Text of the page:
DECKERT, JOSEPH ° (1846–1901), Catholic priest in Vienna and antisemitic agitator. He propagated the view that antisemitism was compatible with Catholicism. Resurrecting the *blood libel, he brought out a pamphlet on Simon of *Trent in 1893; later that year he published in Vaterland an account by the apostate Paulus *Meyer of a ritual murder which Meyer had allegedly witnessed in his native Ostrov in 1875. The rabbis whom he had named sued for libel, and Deckert, Meyer, and the journal's editor were found guilty and fined. Deckert's inflammatory sermons were the subject of frequent interpellations in parliament, and his travesty of the "Lord's Prayer" directed against the Jews was confiscated. However, in a trial for sedition (1896) he was acquitted. Deckert's antisemitic writings include Kann ein Katholik Anti-semit sein (1893) and Tuerkennoth und Judenherrschaft (18945).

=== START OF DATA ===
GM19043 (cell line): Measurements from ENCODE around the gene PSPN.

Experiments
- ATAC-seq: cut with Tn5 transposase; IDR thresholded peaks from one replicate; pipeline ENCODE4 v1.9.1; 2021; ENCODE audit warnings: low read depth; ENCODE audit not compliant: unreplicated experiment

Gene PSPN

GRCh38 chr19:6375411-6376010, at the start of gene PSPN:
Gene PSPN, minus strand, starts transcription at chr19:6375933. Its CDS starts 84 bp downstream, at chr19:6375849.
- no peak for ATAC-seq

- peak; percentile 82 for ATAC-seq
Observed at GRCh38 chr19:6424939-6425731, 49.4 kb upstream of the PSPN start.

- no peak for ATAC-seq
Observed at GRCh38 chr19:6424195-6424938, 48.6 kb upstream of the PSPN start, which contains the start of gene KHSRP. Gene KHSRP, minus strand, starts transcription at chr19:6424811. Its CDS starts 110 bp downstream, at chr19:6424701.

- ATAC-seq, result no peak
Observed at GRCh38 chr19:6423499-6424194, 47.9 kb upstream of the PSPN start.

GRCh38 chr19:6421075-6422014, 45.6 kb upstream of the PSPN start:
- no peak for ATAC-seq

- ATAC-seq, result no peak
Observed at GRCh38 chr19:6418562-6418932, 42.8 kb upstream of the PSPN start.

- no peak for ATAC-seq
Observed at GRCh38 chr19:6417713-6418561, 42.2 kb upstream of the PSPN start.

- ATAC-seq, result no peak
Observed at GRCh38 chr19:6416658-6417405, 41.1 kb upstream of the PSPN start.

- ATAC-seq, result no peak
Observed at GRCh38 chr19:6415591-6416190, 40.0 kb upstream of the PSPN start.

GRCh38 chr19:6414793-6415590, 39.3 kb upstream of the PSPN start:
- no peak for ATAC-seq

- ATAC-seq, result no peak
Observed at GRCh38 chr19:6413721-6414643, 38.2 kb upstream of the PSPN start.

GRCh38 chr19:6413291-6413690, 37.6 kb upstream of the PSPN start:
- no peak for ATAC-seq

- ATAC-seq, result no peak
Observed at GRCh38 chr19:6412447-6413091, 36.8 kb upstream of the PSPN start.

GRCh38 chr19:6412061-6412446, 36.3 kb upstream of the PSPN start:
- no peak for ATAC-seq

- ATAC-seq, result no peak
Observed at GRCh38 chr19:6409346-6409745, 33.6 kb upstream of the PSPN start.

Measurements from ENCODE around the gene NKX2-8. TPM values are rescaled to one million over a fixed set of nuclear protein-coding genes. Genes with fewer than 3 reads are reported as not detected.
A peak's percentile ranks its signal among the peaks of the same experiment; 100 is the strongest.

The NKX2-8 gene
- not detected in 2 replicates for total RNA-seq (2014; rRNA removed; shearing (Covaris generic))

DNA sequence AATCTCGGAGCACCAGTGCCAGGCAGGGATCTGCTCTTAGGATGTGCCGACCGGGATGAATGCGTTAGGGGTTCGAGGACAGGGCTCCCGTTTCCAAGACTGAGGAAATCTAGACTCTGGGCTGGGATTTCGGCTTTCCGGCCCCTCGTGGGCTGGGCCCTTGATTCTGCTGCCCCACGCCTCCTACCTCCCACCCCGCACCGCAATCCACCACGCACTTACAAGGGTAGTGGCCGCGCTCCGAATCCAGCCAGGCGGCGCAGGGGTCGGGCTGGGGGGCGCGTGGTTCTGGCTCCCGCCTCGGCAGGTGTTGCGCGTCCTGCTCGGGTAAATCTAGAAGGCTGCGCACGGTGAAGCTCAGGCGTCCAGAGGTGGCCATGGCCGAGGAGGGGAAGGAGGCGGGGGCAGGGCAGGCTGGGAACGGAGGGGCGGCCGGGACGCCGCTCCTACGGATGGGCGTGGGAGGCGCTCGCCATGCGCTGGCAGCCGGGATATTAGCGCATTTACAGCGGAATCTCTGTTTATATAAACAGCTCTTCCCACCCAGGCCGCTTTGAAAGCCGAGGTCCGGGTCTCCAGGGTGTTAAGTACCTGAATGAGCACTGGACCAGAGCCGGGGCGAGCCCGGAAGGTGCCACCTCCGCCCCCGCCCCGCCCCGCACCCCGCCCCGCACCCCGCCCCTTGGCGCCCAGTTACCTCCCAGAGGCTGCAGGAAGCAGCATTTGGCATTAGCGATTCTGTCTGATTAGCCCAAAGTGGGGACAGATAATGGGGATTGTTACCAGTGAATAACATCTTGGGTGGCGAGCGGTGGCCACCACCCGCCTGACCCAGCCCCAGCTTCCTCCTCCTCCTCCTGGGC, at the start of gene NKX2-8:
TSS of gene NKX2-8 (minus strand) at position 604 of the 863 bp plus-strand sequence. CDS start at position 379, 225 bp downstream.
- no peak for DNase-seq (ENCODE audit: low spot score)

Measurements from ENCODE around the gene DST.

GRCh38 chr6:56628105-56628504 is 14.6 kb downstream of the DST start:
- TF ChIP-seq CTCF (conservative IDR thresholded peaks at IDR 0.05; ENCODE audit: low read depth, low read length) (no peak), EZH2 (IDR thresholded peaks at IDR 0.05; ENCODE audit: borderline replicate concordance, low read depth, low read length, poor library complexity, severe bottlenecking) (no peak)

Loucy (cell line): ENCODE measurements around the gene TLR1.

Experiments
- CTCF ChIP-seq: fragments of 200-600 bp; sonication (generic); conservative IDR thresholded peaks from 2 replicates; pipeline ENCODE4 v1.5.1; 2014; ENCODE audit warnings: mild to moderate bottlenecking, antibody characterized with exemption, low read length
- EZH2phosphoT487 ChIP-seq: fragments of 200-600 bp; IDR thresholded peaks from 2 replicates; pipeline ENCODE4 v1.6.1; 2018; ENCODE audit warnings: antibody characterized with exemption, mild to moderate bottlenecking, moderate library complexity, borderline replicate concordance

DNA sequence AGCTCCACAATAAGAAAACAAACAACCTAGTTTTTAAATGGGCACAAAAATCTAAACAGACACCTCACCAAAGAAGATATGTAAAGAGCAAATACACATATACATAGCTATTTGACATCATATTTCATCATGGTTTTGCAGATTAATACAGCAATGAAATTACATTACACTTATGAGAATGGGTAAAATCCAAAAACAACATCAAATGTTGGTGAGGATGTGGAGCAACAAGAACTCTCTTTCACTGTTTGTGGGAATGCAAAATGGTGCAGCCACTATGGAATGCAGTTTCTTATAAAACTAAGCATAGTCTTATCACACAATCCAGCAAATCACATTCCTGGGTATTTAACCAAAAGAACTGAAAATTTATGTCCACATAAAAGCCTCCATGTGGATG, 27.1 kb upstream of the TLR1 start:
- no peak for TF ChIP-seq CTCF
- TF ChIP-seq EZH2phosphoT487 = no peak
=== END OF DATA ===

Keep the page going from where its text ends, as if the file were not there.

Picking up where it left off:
J.S. Bloch, My Reminiscences, 2 (1923), 365–575; F. Heer, Gottes erste Liebe (1967), 355, 375; H.L. Strach, Das Blut (1911), 126, 160–1; E. Weinzierl, in: K.H. Rengstorf (ed.), Kirche und Synagoge, 2 (1970), 510–3.